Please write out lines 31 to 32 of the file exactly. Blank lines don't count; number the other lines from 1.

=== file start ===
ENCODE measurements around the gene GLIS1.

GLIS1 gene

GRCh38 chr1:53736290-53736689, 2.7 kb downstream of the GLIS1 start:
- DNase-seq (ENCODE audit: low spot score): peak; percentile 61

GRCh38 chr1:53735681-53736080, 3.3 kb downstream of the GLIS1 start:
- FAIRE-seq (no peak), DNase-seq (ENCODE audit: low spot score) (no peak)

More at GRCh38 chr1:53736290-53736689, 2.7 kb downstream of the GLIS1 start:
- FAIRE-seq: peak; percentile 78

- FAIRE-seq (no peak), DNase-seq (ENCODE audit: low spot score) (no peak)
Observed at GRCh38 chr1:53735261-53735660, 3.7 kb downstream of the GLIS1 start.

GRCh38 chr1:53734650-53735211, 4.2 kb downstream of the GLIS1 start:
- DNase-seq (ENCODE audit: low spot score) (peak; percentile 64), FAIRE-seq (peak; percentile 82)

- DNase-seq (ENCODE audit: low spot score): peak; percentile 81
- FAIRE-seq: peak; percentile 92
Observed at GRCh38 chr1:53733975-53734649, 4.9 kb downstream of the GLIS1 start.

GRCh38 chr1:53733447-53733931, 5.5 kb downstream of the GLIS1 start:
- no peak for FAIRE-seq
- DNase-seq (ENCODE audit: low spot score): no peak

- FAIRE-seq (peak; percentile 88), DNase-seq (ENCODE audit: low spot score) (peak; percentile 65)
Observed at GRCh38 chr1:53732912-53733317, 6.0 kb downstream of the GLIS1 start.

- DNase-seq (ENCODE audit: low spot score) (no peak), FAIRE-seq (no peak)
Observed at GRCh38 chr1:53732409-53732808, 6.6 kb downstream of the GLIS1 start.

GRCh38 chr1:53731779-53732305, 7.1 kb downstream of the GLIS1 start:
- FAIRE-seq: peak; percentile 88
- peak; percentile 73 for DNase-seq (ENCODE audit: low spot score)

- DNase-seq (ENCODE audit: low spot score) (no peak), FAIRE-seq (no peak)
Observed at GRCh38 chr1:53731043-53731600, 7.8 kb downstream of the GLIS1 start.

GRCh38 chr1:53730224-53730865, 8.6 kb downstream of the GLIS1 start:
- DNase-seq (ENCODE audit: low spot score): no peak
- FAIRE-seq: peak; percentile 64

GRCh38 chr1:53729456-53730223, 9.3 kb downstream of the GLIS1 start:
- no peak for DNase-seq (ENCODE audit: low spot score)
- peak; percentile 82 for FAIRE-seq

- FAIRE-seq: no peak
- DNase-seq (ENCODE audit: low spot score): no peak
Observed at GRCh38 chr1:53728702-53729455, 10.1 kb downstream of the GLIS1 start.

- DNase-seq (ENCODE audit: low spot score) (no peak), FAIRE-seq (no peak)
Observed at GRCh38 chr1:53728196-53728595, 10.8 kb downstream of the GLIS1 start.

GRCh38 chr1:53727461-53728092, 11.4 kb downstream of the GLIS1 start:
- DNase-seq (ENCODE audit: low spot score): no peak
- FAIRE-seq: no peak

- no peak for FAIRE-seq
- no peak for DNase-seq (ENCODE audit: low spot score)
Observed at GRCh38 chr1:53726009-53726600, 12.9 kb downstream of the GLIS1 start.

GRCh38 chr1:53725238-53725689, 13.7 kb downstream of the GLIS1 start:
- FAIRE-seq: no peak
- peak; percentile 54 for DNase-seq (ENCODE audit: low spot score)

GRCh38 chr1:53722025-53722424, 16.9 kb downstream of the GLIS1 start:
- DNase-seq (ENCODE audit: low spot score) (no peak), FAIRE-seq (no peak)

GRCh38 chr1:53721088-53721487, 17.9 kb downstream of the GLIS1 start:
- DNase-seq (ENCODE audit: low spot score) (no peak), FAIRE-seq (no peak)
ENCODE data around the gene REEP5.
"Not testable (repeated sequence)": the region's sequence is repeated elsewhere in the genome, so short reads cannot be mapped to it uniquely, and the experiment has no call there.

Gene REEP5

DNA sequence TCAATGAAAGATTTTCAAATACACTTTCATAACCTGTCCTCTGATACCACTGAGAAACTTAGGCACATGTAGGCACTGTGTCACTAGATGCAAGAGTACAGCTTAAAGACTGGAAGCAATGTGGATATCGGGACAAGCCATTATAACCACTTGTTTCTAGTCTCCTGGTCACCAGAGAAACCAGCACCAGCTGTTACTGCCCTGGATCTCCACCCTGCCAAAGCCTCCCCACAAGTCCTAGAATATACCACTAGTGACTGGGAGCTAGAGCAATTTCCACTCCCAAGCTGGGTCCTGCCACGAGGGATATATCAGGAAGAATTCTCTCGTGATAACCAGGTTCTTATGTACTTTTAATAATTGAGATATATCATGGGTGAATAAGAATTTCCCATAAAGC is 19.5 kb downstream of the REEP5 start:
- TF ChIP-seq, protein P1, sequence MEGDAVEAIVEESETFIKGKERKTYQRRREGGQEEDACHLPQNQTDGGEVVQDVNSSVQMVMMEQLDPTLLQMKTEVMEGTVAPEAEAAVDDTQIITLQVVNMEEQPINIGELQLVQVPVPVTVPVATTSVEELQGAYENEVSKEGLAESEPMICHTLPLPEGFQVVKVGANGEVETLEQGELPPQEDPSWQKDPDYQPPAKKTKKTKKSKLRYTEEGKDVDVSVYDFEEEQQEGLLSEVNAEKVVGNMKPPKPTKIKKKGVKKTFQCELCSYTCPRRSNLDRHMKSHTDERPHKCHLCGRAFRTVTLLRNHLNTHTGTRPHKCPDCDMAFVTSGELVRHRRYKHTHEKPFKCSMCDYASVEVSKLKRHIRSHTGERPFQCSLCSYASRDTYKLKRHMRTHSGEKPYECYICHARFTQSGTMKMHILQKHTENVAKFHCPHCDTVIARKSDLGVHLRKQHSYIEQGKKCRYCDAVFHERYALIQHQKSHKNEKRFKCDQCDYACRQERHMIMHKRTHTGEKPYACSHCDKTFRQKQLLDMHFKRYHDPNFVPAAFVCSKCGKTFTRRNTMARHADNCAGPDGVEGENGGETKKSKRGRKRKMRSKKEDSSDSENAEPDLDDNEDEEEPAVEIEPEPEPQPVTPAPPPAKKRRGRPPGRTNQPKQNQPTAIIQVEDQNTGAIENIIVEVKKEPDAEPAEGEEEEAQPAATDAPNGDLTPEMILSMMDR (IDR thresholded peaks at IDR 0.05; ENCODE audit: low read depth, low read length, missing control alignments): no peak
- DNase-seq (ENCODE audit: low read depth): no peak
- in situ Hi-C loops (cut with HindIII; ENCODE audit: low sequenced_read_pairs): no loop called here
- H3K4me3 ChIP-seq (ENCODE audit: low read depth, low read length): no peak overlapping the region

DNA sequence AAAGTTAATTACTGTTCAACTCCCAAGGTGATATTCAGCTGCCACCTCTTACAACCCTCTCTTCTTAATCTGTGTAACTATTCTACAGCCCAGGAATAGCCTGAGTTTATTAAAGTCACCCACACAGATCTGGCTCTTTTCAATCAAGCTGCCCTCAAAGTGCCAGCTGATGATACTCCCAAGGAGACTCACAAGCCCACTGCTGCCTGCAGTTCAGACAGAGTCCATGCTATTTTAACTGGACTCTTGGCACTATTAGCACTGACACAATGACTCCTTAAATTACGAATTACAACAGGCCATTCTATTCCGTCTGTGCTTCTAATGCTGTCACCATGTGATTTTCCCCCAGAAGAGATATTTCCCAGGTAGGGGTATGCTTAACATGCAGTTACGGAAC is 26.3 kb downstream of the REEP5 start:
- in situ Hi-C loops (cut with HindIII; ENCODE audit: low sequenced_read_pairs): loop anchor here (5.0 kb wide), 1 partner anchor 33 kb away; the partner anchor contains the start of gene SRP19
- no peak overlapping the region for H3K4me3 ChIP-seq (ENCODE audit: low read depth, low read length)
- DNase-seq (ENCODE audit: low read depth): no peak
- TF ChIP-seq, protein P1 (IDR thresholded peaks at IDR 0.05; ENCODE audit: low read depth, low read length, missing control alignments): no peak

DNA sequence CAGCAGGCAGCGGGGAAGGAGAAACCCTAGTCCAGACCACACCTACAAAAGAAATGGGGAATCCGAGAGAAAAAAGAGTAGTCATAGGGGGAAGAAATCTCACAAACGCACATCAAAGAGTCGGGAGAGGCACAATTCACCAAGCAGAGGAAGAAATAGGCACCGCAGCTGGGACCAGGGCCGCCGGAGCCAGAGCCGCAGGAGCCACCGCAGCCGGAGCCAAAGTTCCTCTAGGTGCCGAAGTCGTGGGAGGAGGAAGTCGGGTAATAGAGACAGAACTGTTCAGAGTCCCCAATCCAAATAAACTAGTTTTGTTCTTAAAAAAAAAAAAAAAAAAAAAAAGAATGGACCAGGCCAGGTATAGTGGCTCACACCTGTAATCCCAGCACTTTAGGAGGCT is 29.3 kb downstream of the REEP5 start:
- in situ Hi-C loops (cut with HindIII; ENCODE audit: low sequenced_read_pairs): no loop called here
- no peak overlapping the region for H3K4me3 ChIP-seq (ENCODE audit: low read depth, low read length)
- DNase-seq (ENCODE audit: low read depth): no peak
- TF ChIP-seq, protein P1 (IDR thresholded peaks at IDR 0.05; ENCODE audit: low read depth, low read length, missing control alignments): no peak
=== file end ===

GRCh38 chr1:53729456-53730223, 9.3 kb downstream of the GLIS1 start:
- no peak for DNase-seq (ENCODE audit: low spot score)